Trump’s travel order revoked tens of thousands of visas

The State Department said Friday fewer than 60,000 visas were revoked in the week since President Trump suspended travel arrivals for citizens of seven Muslim-majority countries.

The figure contradicted a Justice Department lawyer, who said in U.S. The District Court on Friday that 100,000 visas were revoked, according to news reports from CNN and The Washington Post.

The Department clarified that the higher figure used by the Justice Department lawyer included diplomatic and other visas that were exempted by the travel ban, as well as expired visas.

The revocation number was revealed Friday in a court case in Virginia involving two Yemeni brothers denied entry when they arrived at Virginia’s Dulles International Airport following Trump’s Jan. 27 orders. The executive action barred travelers from Iran, Iraq, Libya, Somalia, Sudan, Syria and Yemen. Attorneys general from several states, including Hawaii, Massachusetts, Washington and New York have challenged the order.

Later, Friday, U.S. District Judge James Robart in Washington state issued a nationwide restraining order blocking the travel ban. In issuing his decision, Robart was siding with Washington Attorney General Bob Ferguson, who argued the order is causing significant harm to residents and effectively mandates discrimination Minnesota joined the suit.

Before the clarification in the Virginia case, Justice Department lawyer Erez Reuveni told Judge Leonie Brinkema that 100,000 visas had been rejected, according to CNN and the Post. Visas are temporary permits to enter the U.S. Reuveni said no legal permanent residents, or green-card holders, have been denied entry.

Sean Spicer, the White House spokesman, when asked about the case during his daily briefing, said he had no information about it.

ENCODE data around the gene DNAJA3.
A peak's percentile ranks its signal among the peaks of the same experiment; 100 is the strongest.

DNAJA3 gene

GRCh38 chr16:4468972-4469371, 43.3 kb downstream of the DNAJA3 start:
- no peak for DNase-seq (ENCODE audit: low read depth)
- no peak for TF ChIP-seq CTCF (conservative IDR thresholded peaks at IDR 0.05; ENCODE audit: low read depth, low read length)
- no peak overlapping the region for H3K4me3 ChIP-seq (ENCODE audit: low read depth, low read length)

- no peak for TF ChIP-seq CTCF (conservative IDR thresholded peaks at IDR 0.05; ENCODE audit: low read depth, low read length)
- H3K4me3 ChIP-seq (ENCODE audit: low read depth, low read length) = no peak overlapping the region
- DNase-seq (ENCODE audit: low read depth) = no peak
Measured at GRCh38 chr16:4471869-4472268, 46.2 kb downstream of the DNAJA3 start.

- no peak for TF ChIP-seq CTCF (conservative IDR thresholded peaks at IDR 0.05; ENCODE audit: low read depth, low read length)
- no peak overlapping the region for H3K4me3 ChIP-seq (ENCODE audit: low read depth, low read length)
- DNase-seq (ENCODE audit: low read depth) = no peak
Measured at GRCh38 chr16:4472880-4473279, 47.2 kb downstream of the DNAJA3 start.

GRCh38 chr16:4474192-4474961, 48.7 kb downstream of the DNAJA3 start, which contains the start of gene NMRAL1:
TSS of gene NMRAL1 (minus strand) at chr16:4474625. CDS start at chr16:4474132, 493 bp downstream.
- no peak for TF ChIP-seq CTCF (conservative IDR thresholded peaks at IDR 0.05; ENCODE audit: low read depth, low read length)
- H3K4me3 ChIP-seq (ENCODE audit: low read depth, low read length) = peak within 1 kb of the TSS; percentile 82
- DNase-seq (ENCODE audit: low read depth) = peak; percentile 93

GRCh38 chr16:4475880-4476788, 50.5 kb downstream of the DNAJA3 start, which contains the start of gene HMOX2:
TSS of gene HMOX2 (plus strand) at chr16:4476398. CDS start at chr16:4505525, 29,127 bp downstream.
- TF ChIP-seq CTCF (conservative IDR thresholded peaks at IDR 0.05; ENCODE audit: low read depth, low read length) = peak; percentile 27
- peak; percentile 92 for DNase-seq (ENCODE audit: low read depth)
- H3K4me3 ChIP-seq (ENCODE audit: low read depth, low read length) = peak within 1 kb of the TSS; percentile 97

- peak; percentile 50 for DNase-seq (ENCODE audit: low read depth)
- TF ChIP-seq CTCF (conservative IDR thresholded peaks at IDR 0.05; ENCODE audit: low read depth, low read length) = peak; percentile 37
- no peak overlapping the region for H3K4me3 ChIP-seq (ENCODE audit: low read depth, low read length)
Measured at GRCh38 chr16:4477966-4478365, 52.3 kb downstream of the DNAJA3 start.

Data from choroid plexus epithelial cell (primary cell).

Sen. Patrick Leahy, D-Vt., asked the secretaries of State and Homeland Security to provide details by Feb. 10 about how visa revocations and how many travelers have been denied entry.

“The executive order has caused widespread confusion and created uncertainty for countless refugees, asylum seekers, and others who currently possess or were approved for visas.” Leahy wrote to Secretary of State Rex Tillerson and Homeland Security Secretary John Kelly. “This uncertainty threatens to put men, women, and children fleeing war violence, and persecution at risk of death and injury.”

Attorneys general in 16 states and the District of Columbia issued a statement condemning Trump’s order. The states are California, Connecticut, Hawaii, Illinois, Iowa, Maine, Maryland, Massachusetts, New Mexico, New York, Oregon, Pennsylvania, Rhode Island, Vermont, Virginia and Washington.

“As the chief legal officers for over 130 million Americans and foreign residents of our states, we condemn President Trump’s unconstitutional, un-American and unlawful executive order and will work together to ensure the federal government obeys the Constitution, respects our history as a nation of immigrants, and does not unlawfully target anyone because of their national origin or faith,” the statement said.

 

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